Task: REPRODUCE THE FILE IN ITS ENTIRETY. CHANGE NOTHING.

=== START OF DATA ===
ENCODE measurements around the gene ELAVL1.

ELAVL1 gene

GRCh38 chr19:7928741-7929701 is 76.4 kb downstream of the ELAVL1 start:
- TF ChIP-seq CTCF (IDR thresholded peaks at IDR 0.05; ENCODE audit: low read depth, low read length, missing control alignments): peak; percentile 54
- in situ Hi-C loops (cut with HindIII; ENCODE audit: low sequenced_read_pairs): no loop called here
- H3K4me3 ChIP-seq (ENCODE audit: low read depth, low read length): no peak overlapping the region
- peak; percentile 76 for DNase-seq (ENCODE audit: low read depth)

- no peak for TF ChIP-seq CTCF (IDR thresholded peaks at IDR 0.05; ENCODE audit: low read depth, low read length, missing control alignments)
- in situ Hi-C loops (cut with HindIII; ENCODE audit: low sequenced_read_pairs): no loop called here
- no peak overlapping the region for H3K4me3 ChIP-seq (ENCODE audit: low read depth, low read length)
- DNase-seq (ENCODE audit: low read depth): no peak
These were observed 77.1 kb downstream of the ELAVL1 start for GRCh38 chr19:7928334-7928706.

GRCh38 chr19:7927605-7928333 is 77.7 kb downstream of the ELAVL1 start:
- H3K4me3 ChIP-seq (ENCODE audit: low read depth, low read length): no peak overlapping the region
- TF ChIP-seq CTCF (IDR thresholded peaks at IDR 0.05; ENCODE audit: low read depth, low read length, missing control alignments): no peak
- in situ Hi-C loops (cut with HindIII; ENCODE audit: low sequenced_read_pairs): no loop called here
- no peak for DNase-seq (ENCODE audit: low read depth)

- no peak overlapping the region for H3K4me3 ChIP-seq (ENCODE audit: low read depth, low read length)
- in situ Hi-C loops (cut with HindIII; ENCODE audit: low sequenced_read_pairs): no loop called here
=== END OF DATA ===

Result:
ENCODE measurements around the gene ELAVL1.

ELAVL1 gene

GRCh38 chr19:7928741-7929701 is 76.4 kb downstream of the ELAVL1 start:
- TF ChIP-seq CTCF (IDR thresholded peaks at IDR 0.05; ENCODE audit: low read depth, low read length, missing control alignments): peak; percentile 54
- in situ Hi-C loops (cut with HindIII; ENCODE audit: low sequenced_read_pairs): no loop called here
- H3K4me3 ChIP-seq (ENCODE audit: low read depth, low read length): no peak overlapping the region
- peak; percentile 76 for DNase-seq (ENCODE audit: low read depth)

- no peak for TF ChIP-seq CTCF (IDR thresholded peaks at IDR 0.05; ENCODE audit: low read depth, low read length, missing control alignments)
- in situ Hi-C loops (cut with HindIII; ENCODE audit: low sequenced_read_pairs): no loop called here
- no peak overlapping the region for H3K4me3 ChIP-seq (ENCODE audit: low read depth, low read length)
- DNase-seq (ENCODE audit: low read depth): no peak
These were observed 77.1 kb downstream of the ELAVL1 start for GRCh38 chr19:7928334-7928706.

GRCh38 chr19:7927605-7928333 is 77.7 kb downstream of the ELAVL1 start:
- H3K4me3 ChIP-seq (ENCODE audit: low read depth, low read length): no peak overlapping the region
- TF ChIP-seq CTCF (IDR thresholded peaks at IDR 0.05; ENCODE audit: low read depth, low read length, missing control alignments): no peak
- in situ Hi-C loops (cut with HindIII; ENCODE audit: low sequenced_read_pairs): no loop called here
- no peak for DNase-seq (ENCODE audit: low read depth)

- no peak overlapping the region for H3K4me3 ChIP-seq (ENCODE audit: low read depth, low read length)
- in situ Hi-C loops (cut with HindIII; ENCODE audit: low sequenced_read_pairs): no loop called here